recursively, we will store the information for the partial expression `1 + ...`

in the stack space, so that we can continue the calculation after we returned from the recursive calls.

However, the size of the stack space is limited. Therefore, if we store data on the stack every time we recurse, the stack will overflow as long as the number of recursive layers is large enough.

### Taill Calls and Tail Recursion

To avoid the stack overflow issues, we can rewrite recursive functions as loops to avoid using stack space. Alternatively, we can adjust the recursive function's implementation so that each recursion does not need to preserve any environment on the stack. To achieve this, we need to ensure that the last operation of a function is a function call, known as a tail call. And if the last operation is a recursive call to the function itself, it is called tail recursion. Since the result of the function call is the final result of the computation, we don't need to preserve the current computation environment.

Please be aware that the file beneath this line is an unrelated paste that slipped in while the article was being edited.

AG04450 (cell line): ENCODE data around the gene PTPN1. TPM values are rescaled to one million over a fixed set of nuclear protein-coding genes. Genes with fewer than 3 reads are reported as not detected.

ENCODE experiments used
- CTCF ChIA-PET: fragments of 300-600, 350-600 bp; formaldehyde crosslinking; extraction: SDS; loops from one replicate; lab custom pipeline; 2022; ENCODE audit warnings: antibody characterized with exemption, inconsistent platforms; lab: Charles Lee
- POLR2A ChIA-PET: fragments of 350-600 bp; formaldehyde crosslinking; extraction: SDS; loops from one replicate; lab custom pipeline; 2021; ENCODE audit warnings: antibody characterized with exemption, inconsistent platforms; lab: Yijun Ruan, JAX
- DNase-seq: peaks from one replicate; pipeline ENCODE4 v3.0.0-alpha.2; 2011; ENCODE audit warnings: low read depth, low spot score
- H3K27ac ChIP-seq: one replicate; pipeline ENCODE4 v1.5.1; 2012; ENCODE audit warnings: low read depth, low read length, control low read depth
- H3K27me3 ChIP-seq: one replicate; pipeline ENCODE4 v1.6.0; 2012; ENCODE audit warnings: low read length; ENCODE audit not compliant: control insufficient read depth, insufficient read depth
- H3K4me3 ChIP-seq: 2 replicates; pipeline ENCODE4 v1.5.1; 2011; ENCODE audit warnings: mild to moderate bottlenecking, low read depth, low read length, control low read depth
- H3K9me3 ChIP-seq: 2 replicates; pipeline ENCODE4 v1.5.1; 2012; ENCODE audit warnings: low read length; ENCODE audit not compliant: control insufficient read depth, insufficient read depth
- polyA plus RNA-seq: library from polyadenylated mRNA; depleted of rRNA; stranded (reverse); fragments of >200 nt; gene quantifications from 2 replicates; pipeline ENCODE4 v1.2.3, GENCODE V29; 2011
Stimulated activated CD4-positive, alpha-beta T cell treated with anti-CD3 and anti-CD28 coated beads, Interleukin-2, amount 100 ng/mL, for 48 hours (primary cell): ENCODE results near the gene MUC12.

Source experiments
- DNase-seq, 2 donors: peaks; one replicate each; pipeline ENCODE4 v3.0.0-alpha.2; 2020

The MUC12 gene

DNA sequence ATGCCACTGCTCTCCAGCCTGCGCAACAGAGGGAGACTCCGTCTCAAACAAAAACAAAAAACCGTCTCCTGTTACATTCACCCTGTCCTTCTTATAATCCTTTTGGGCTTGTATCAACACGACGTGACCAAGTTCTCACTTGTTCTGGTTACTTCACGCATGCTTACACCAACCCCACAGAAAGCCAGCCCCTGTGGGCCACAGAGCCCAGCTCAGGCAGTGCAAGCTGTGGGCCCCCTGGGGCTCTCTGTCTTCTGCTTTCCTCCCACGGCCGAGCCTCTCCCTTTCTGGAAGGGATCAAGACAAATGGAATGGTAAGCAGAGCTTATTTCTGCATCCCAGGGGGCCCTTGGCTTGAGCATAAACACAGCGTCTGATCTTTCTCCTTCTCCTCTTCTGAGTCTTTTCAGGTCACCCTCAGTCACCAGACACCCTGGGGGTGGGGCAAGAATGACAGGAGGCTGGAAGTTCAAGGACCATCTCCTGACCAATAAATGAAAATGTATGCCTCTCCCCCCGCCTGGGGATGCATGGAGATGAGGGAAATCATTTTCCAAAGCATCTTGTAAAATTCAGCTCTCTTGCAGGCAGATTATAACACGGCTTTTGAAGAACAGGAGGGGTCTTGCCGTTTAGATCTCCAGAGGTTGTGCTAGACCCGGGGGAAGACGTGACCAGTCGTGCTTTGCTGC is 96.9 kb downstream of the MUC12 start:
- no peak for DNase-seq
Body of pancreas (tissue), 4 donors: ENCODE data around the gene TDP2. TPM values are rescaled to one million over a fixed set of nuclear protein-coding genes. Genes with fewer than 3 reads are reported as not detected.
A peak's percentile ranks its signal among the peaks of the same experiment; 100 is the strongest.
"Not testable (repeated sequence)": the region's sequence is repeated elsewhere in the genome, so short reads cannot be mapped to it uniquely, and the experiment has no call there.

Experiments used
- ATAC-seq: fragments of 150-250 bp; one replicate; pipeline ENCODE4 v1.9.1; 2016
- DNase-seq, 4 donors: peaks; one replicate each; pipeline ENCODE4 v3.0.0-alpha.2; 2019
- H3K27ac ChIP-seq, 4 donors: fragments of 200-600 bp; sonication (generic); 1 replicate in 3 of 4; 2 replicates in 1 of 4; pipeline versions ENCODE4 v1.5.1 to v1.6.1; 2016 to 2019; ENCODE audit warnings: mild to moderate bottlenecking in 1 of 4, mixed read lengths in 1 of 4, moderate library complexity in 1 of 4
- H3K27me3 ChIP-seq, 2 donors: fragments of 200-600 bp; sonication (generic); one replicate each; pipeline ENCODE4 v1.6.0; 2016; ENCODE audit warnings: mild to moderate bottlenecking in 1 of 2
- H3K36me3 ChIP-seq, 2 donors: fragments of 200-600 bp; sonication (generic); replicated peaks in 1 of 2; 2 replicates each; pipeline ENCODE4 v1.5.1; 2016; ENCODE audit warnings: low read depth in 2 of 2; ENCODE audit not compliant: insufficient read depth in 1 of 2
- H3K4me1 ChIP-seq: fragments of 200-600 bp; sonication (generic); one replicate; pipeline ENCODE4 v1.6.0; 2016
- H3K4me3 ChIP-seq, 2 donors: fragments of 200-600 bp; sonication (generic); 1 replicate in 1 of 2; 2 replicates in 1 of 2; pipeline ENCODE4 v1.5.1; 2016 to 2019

As shown in the code below, we can rewrite the `length`

function to make it tail recursive:

```
fn length_[T](self: LinkedList[T]) -> Int {
fn aux2(node: Option[Node[T]], cumul: Int) -> Int {
match node {
None => cumul
Some(node) => aux2(node.next, 1 + cumul)
}
}
// tail recursive
aux2(self.head, 0)
}
```

The optimized `length_`

function uses tail recursion to calculate the length of the linked list without risking a stack overflow. The `aux2`

function uses an accumulator `cumul`

to keep track of the length as it traverses the list. The last function call in each iteration is `aux2`

itself, so we can call it recursively as many times as we want without encountering a stack overflow issue.

## Summary

This chapter covers the design and implementation of two basic types of queues, i.e., circular queues and singly linked lists. It also highlights the importance of understanding and utilizing tail calls and tail recursion to optimize recursive functions and prevent stack overflow, ultimately leading to more efficient and stable program performance.